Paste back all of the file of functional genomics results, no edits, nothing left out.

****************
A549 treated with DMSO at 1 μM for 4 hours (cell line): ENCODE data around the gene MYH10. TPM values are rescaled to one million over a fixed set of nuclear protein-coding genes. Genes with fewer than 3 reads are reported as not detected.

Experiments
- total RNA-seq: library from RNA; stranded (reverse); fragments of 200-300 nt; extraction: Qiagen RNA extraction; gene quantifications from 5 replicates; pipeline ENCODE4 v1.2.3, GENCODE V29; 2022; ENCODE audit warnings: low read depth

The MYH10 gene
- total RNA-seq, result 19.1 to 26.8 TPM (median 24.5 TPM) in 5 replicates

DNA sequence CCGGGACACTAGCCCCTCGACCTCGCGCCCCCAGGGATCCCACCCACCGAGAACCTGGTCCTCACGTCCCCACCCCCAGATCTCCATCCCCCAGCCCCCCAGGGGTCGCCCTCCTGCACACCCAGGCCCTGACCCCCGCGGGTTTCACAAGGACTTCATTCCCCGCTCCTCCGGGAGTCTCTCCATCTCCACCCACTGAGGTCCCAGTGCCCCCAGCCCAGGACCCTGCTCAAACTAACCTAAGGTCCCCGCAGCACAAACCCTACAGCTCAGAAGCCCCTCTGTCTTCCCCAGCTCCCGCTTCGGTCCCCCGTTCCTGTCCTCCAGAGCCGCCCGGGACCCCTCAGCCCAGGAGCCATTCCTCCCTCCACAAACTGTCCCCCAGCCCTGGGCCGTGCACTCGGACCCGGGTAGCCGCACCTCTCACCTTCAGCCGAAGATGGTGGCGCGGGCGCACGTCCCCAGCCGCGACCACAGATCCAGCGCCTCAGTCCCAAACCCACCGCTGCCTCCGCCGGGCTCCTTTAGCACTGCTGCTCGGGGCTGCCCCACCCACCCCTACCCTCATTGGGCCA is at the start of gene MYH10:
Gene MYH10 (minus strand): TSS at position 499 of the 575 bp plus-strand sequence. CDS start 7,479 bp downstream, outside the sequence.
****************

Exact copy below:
A549 treated with DMSO at 1 μM for 4 hours (cell line): ENCODE data around the gene MYH10. TPM values are rescaled to one million over a fixed set of nuclear protein-coding genes. Genes with fewer than 3 reads are reported as not detected.

Experiments
- total RNA-seq: library from RNA; stranded (reverse); fragments of 200-300 nt; extraction: Qiagen RNA extraction; gene quantifications from 5 replicates; pipeline ENCODE4 v1.2.3, GENCODE V29; 2022; ENCODE audit warnings: low read depth

The MYH10 gene
- total RNA-seq, result 19.1 to 26.8 TPM (median 24.5 TPM) in 5 replicates

DNA sequence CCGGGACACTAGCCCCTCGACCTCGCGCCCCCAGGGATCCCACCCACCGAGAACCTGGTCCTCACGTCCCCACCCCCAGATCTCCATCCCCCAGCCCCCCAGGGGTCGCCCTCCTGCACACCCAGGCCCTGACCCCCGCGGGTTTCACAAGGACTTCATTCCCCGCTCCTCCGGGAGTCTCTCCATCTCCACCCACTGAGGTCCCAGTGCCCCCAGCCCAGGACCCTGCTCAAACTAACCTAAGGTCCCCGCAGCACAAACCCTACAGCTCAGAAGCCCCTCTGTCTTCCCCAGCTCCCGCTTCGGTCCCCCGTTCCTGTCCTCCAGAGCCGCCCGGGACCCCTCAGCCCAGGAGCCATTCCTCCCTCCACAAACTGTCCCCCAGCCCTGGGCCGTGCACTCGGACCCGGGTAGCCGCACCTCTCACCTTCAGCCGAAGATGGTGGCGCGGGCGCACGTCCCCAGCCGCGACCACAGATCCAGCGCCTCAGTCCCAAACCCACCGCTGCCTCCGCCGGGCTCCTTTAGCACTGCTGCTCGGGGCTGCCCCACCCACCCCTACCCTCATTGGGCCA is at the start of gene MYH10:
Gene MYH10 (minus strand): TSS at position 499 of the 575 bp plus-strand sequence. CDS start 7,479 bp downstream, outside the sequence.